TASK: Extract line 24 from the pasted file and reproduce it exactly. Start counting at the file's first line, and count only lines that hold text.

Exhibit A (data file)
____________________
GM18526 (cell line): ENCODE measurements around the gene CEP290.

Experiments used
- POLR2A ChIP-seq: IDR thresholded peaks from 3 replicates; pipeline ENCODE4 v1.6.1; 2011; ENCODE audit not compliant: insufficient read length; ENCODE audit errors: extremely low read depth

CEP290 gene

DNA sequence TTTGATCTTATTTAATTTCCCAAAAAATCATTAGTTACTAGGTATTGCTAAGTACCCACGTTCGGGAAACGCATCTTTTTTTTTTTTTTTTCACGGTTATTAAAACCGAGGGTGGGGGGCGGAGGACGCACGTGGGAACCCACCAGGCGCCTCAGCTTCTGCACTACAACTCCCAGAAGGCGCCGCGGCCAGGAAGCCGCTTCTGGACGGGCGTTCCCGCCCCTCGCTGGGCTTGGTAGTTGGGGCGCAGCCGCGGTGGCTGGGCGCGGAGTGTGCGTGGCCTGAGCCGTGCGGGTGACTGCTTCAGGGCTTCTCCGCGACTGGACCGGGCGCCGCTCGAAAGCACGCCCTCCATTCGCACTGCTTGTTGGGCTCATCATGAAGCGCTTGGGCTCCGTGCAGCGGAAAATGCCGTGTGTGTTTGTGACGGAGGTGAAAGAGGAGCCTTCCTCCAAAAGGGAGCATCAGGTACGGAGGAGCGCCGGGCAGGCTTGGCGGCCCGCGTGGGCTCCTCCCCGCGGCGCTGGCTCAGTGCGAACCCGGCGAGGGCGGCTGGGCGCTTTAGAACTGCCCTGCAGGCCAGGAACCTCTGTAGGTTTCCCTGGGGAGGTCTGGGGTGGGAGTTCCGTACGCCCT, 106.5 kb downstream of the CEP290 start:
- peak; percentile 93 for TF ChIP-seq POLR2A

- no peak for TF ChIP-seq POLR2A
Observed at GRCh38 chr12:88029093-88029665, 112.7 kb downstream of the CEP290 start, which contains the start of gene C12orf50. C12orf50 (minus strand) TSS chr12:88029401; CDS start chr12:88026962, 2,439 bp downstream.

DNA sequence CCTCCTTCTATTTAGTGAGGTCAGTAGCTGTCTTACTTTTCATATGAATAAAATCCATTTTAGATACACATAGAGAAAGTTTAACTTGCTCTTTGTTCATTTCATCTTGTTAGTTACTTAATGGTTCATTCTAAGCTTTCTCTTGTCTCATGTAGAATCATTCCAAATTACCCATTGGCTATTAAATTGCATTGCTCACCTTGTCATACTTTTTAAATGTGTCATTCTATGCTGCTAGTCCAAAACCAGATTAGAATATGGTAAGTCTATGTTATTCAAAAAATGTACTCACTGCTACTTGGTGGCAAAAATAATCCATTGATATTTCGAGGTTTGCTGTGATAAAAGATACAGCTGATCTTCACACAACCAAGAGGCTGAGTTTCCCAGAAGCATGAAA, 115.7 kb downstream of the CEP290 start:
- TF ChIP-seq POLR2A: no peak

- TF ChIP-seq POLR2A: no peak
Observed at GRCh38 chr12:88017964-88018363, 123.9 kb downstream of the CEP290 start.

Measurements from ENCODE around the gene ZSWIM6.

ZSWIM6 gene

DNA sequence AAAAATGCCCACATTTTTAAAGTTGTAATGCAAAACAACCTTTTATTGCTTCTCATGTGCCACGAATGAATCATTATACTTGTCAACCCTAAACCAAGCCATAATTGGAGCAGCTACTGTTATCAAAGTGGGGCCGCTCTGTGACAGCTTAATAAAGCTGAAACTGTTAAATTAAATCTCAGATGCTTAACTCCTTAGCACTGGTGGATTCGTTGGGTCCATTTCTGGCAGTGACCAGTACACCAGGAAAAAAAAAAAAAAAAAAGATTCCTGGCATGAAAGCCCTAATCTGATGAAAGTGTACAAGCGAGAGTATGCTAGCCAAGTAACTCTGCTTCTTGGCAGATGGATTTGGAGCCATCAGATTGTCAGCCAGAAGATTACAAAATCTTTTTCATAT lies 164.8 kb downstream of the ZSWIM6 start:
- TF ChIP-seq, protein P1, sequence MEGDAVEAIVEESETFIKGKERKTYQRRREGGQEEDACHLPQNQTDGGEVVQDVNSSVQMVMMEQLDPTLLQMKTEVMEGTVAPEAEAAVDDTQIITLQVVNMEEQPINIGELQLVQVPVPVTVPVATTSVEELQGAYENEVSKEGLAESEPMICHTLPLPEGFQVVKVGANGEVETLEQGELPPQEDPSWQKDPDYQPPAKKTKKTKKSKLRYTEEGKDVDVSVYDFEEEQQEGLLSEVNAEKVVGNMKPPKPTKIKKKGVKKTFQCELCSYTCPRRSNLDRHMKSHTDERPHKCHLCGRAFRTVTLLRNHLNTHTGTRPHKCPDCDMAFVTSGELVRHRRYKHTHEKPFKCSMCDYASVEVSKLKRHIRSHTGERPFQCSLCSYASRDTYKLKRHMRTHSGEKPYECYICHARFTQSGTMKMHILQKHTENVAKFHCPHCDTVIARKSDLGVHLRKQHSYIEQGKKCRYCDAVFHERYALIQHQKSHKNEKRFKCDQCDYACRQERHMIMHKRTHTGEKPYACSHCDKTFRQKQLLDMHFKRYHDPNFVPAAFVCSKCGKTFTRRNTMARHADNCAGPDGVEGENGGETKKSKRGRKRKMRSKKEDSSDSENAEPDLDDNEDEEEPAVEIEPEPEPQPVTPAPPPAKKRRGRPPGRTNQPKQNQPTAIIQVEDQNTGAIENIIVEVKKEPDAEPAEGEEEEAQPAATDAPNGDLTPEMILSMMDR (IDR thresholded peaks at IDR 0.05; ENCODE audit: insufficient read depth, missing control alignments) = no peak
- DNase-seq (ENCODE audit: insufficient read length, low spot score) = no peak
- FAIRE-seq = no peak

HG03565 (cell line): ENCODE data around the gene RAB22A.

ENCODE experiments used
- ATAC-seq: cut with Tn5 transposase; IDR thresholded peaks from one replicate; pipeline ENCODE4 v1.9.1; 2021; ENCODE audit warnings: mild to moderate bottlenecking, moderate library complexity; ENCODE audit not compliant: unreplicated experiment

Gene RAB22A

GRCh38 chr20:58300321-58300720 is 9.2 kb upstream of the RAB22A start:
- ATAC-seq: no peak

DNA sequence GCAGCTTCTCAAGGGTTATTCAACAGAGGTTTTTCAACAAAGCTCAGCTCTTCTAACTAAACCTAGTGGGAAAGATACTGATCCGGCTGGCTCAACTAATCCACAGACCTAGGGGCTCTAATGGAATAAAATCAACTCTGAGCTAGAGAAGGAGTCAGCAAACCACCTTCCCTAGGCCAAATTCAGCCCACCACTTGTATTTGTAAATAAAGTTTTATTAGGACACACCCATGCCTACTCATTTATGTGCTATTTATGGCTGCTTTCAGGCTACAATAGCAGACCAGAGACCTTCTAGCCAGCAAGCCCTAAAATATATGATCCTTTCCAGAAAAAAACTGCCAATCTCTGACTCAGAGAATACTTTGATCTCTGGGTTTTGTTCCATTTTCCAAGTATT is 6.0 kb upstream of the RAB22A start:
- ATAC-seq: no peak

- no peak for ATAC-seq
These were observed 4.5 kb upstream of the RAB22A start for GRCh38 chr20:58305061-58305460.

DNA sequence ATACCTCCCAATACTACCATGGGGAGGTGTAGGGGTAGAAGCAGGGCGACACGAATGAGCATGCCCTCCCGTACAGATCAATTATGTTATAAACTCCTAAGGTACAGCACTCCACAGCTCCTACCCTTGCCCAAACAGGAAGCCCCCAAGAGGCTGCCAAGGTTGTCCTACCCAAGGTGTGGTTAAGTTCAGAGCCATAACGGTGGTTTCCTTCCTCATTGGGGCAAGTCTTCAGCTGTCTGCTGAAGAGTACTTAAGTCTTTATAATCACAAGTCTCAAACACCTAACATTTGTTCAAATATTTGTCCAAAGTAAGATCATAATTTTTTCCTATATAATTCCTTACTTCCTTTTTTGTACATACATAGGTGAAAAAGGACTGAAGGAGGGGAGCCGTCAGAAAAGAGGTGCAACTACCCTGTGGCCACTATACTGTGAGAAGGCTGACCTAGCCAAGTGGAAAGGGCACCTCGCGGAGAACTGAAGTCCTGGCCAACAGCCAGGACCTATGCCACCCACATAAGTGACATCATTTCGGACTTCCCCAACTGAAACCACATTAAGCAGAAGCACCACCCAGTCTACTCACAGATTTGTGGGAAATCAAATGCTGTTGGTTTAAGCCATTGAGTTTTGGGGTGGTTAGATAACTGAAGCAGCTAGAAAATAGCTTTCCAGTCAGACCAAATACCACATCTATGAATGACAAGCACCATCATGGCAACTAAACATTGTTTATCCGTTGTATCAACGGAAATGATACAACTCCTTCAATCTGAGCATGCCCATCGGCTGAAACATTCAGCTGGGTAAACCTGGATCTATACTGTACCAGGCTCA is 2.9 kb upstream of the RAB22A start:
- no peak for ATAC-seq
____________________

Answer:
- ATAC-seq: no peak